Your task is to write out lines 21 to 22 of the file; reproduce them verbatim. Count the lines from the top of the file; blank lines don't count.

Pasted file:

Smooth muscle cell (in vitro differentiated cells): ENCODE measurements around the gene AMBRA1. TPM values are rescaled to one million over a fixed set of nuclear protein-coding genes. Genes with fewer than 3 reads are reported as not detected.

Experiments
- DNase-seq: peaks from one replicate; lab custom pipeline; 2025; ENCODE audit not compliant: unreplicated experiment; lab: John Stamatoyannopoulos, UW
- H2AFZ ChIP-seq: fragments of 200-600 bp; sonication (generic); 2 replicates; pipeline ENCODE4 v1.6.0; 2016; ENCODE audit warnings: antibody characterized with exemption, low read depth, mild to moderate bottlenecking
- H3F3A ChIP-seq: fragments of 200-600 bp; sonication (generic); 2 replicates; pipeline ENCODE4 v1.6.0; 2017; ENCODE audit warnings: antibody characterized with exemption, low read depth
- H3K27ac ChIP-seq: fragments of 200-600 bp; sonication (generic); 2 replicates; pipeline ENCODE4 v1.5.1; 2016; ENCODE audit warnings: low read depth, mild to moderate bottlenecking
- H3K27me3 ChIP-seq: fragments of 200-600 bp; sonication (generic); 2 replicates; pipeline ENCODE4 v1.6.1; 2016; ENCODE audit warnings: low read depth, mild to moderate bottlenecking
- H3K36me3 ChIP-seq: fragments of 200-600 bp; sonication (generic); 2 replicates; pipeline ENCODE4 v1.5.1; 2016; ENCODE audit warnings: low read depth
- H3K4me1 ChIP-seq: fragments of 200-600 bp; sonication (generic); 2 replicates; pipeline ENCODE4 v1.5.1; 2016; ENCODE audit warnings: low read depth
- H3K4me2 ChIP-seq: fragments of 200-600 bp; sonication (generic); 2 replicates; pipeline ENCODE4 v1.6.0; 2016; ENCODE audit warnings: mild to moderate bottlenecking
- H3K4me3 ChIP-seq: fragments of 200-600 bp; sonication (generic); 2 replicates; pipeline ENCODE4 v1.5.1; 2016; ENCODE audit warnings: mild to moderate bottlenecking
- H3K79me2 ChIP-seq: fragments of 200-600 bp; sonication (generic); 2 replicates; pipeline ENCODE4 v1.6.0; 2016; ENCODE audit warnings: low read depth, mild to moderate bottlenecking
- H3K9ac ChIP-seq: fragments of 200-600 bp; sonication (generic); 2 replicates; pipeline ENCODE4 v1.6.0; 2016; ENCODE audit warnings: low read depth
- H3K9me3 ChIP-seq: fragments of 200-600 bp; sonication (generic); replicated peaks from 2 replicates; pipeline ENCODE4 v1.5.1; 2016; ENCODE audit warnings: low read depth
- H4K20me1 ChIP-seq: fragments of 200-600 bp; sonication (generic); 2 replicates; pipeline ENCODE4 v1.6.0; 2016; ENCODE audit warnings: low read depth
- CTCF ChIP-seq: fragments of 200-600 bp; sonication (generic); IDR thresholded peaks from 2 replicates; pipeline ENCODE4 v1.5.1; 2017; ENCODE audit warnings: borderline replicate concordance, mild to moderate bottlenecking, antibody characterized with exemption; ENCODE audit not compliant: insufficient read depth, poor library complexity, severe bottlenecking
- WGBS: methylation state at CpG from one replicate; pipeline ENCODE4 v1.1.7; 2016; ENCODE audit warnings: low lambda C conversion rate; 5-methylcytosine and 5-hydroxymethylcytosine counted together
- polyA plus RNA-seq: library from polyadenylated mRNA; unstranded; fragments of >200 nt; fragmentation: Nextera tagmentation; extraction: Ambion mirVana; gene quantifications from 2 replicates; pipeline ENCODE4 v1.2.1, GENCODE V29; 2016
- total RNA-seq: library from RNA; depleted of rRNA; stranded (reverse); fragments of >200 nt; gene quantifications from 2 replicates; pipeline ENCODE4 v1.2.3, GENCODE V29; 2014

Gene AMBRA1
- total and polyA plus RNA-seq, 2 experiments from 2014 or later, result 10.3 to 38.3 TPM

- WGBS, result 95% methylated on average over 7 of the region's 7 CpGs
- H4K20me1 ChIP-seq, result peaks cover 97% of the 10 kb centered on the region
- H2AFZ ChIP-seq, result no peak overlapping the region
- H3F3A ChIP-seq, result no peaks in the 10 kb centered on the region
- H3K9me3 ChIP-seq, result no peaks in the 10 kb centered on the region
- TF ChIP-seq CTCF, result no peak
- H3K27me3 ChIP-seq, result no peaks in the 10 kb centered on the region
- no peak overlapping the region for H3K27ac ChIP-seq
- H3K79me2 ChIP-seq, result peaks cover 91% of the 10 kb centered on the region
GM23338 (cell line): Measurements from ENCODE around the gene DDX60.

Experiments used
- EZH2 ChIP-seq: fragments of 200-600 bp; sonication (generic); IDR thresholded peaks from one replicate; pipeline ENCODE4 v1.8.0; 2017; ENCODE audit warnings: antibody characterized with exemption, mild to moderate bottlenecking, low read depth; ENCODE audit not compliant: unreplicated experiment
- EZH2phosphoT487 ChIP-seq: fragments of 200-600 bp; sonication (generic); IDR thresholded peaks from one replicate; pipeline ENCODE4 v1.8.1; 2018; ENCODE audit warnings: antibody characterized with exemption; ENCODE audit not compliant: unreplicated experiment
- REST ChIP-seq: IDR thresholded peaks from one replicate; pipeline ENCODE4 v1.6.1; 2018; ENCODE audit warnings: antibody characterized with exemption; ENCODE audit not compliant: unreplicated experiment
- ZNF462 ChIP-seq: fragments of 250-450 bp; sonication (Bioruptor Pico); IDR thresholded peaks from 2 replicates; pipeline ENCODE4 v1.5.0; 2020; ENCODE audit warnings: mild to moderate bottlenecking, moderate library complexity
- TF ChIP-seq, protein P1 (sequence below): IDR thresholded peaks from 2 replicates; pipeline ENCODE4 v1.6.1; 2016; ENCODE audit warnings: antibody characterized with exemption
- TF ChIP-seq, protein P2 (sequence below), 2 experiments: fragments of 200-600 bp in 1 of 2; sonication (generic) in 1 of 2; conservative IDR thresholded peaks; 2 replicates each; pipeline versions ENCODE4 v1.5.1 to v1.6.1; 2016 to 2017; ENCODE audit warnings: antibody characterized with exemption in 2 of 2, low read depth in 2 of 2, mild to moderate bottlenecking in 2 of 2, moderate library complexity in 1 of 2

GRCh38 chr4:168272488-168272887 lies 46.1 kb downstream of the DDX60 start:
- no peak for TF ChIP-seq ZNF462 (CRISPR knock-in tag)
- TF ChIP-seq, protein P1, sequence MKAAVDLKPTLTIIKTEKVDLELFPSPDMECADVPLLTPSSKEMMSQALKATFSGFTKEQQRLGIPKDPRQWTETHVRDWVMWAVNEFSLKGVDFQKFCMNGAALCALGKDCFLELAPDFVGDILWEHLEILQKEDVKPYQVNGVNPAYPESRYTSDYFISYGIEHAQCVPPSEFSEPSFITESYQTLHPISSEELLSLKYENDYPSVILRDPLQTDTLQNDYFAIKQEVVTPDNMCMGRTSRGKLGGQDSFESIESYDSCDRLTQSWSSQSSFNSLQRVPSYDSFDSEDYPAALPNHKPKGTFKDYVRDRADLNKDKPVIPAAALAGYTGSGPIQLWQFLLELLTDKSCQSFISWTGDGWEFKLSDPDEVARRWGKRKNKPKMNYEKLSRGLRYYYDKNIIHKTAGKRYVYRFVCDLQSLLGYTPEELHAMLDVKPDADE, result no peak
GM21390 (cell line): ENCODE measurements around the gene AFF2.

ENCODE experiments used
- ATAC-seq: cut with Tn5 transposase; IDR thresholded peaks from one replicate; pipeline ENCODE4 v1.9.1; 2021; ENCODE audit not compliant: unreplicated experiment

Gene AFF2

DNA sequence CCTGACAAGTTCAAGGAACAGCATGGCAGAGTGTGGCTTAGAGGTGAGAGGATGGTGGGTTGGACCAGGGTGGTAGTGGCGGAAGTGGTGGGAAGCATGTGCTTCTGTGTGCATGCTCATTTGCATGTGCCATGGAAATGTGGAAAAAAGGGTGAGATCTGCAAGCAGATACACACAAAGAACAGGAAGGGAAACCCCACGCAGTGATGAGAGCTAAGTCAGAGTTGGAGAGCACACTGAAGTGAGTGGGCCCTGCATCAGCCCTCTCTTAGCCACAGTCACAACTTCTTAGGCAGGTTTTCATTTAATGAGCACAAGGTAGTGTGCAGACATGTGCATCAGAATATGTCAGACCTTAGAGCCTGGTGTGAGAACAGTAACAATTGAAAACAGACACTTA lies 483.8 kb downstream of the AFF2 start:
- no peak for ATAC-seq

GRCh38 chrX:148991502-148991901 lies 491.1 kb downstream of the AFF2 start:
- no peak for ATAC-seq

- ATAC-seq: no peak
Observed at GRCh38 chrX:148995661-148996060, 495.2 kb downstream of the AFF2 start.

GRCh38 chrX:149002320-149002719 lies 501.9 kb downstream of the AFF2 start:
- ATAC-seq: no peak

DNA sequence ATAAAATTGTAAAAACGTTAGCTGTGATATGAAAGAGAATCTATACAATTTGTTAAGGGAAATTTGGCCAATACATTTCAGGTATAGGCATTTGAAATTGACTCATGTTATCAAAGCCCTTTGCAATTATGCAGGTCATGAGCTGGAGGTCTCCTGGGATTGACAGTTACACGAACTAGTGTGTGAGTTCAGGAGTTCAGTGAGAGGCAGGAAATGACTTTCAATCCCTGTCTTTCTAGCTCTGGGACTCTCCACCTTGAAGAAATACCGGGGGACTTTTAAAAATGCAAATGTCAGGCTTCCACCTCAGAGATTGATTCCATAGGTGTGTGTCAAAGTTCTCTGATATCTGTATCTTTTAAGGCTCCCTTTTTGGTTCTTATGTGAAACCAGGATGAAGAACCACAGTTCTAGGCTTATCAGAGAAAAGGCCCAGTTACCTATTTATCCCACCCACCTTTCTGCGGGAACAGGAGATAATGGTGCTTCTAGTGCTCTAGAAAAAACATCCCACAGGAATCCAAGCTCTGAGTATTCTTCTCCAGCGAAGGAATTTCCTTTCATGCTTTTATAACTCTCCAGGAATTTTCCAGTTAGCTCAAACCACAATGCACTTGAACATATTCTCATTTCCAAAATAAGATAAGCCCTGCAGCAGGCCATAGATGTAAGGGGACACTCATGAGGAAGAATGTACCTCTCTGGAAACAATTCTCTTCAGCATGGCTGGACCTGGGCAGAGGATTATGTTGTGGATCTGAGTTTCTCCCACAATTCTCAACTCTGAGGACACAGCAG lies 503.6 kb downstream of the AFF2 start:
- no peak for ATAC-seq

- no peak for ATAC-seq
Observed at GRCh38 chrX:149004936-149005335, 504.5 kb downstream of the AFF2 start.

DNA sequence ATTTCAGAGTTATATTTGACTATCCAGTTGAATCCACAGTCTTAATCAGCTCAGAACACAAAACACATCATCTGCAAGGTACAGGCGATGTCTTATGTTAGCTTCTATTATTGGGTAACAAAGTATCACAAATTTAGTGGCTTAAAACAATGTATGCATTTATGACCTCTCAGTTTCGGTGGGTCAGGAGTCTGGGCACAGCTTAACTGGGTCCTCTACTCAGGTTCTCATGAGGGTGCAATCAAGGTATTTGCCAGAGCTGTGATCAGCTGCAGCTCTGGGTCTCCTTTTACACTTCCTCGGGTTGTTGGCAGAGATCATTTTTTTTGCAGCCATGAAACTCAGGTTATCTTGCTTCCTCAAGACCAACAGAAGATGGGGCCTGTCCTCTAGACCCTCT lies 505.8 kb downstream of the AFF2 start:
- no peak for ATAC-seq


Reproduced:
- total and polyA plus RNA-seq, 2 experiments from 2014 or later, result 10.3 to 38.3 TPM

- WGBS, result 95% methylated on average over 7 of the region's 7 CpGs